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On May 22nd, the Metropolitan Transportation Authority (MTA) proposed raising the New York City subway and bus fare from $2.75 to $2.90, the first fare hike since 2015, prompting a wave of discontent among residents.

For most New Yorkers, the subway system serves as their primary mode of transportation. Aniyah Coleman, an 18-year-old psychology student at LaGuardia Community College in Long Island City, emphasizes the importance of the New York City subway in her daily life. 

“That 7 train is my lifeline,” Coleman says. “I can’t drive around here, let alone find parking, which also costs money. Now they want to raise the fare? When am I supposed to catch a break?”

The MTA has systems in place that help alleviate some of the financial burden on select New Yorkers. Middle and high school students are eligible for full-fare or reduced-fare MetroCards. The reduced fare is $1.35, and is also available for individuals with service animals, mobility aids, and physical and/or mental disabilities. Over the past 16 years, the ASAP program in The City University of New York (CUNY) has supported more than 88,000 students, and supplies eligible low-income students with full-fare MetroCards. 

Even with these systems and programs in place, some New Yorkers still feel the burden of the MTA fare.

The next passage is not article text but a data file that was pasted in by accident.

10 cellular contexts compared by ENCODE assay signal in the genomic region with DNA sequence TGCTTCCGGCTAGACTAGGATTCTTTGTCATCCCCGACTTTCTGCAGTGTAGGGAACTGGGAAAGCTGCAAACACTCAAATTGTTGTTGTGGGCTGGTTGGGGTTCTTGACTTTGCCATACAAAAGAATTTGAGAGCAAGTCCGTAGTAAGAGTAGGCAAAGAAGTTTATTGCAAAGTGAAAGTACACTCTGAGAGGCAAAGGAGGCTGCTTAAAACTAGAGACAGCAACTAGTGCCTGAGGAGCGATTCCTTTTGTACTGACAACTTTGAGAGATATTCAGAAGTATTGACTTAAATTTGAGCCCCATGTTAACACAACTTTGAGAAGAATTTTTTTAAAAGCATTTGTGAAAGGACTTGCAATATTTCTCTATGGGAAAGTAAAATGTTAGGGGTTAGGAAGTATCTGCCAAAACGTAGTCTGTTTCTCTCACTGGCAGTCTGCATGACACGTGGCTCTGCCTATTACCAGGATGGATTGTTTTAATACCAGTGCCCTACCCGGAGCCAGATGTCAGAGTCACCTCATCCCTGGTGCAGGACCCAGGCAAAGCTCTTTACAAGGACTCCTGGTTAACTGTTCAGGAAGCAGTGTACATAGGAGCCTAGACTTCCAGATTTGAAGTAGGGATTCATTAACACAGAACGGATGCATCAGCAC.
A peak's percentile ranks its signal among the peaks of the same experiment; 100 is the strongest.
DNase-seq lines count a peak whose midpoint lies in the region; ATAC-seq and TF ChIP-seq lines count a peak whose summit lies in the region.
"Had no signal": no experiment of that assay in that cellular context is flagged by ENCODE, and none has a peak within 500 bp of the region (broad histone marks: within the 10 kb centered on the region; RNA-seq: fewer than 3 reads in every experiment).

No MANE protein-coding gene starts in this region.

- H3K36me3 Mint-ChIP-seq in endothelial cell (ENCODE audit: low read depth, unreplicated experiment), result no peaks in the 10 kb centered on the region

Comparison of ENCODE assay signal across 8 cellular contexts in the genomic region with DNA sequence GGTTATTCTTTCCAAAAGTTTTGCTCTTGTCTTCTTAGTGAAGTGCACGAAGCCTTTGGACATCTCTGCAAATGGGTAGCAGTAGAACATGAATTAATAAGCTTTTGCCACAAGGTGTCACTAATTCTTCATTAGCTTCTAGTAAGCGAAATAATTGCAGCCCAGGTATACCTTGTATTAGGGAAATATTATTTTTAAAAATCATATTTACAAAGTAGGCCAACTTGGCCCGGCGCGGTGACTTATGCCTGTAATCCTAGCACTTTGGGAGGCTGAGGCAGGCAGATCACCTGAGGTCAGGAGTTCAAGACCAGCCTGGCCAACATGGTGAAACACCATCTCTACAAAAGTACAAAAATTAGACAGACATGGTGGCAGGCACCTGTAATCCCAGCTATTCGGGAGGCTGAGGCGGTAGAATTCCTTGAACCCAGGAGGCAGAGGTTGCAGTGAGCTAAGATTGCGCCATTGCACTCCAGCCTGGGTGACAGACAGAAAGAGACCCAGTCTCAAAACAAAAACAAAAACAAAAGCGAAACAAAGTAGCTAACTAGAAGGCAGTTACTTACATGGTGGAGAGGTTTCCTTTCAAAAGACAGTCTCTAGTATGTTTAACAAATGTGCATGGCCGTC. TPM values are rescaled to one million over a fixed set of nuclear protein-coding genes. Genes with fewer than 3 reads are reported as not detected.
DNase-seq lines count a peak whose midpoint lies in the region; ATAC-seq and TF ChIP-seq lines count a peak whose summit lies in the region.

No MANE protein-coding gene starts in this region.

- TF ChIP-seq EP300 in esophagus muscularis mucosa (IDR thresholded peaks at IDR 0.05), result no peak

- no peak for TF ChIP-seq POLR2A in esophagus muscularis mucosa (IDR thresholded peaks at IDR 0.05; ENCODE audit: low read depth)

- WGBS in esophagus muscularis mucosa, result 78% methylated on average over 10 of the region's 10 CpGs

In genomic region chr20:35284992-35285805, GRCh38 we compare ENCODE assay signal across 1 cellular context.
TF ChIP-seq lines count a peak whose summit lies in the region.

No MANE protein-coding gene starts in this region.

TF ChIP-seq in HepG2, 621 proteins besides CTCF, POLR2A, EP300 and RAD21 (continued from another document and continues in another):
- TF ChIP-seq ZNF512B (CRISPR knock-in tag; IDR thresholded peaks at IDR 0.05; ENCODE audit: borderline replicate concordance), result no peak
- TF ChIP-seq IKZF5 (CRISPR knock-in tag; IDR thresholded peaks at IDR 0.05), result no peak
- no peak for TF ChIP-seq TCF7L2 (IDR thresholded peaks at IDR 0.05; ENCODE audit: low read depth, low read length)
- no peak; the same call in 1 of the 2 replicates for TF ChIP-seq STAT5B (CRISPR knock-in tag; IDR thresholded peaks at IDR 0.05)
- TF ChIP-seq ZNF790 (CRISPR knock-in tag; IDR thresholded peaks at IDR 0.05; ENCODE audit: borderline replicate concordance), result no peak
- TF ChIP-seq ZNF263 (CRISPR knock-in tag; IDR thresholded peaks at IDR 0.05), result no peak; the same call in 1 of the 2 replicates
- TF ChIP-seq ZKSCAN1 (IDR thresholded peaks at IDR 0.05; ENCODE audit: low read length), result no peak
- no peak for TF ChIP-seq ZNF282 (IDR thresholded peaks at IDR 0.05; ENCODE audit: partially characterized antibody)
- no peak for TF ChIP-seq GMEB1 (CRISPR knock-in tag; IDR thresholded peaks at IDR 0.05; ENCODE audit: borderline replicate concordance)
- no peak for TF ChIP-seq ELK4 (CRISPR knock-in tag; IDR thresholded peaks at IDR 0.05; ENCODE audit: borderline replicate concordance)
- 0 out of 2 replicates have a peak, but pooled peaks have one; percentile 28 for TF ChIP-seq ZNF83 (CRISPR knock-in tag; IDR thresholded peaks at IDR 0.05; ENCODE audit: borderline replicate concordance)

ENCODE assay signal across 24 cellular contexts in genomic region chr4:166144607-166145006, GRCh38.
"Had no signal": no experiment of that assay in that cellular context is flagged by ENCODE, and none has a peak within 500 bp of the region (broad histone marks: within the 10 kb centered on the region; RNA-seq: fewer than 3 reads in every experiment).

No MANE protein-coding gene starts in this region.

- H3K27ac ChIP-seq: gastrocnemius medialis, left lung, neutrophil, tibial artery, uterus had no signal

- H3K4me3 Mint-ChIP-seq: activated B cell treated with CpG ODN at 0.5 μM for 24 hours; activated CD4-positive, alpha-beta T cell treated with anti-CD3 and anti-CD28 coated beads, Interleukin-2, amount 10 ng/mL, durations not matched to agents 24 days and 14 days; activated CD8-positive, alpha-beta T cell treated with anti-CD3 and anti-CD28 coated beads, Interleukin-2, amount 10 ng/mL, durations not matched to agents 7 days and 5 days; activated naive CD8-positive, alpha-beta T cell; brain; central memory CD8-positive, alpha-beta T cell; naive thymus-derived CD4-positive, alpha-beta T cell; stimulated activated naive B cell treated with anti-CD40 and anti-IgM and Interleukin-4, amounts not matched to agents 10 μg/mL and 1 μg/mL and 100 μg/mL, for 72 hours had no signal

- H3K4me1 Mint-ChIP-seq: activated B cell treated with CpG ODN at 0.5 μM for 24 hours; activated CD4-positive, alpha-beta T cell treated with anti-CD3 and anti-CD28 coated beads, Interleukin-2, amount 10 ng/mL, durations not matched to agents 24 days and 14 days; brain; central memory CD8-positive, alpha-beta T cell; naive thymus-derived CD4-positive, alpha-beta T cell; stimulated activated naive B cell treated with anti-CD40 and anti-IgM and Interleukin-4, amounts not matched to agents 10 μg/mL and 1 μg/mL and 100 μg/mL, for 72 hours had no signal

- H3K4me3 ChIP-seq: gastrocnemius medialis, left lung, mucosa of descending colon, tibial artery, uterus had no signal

Josephine Williams, a 32-year-old Astoria resident, relies on the N or W train for her daily commute to Chelsea, Manhattan. Williams believes the fare hike would place additional financial burdens on people already struggling with New York City’s high cost of living.

“You know how difficult it is to just make ends meet in New York? It’s hard to even breathe sometimes with how expensive it is to live here,” says Williams, “I love this city, but bumping up the fare would be even more stressful and drive even more people out.”

Lucas Hutch, a 23-year-old accounting student intern living in Long Island City, offers insight into the possible reasons behind the fare increase. Hutch believes that the rise in fare evasions has contributed heavily to the proposed fare increase. 

“[The MTA is] already losing a ton of money from people hopping the turnstiles and going through the emergency doors. Of course, they’re going to raise the fares. They’re a business and they’re losing money.” says Hutch, “The people being punished are the people who abide by the law and pay the fare.”

Social media platforms have provided a space for New Yorkers to express their discontent. Julian Tyrese Joseph echoes Hutch’s sentiment on Twitter, writing, “mta raising the fare this summer = more ppl jumping over the turnstiles.”

However, Catherine Greene, a 25-year-old marketing professional, offers a contrasting viewpoint. “That’s just what comes with living in New York City,” Greene says, “I feel like there’s bigger things to worry about than a few extra cents on the fare.”

As the MTA discusses the proposed fare increase, it’s clear New York City residents are none too happy. The overwhelming discontentment highlights the need for careful consideration of the consequences of a fare hike.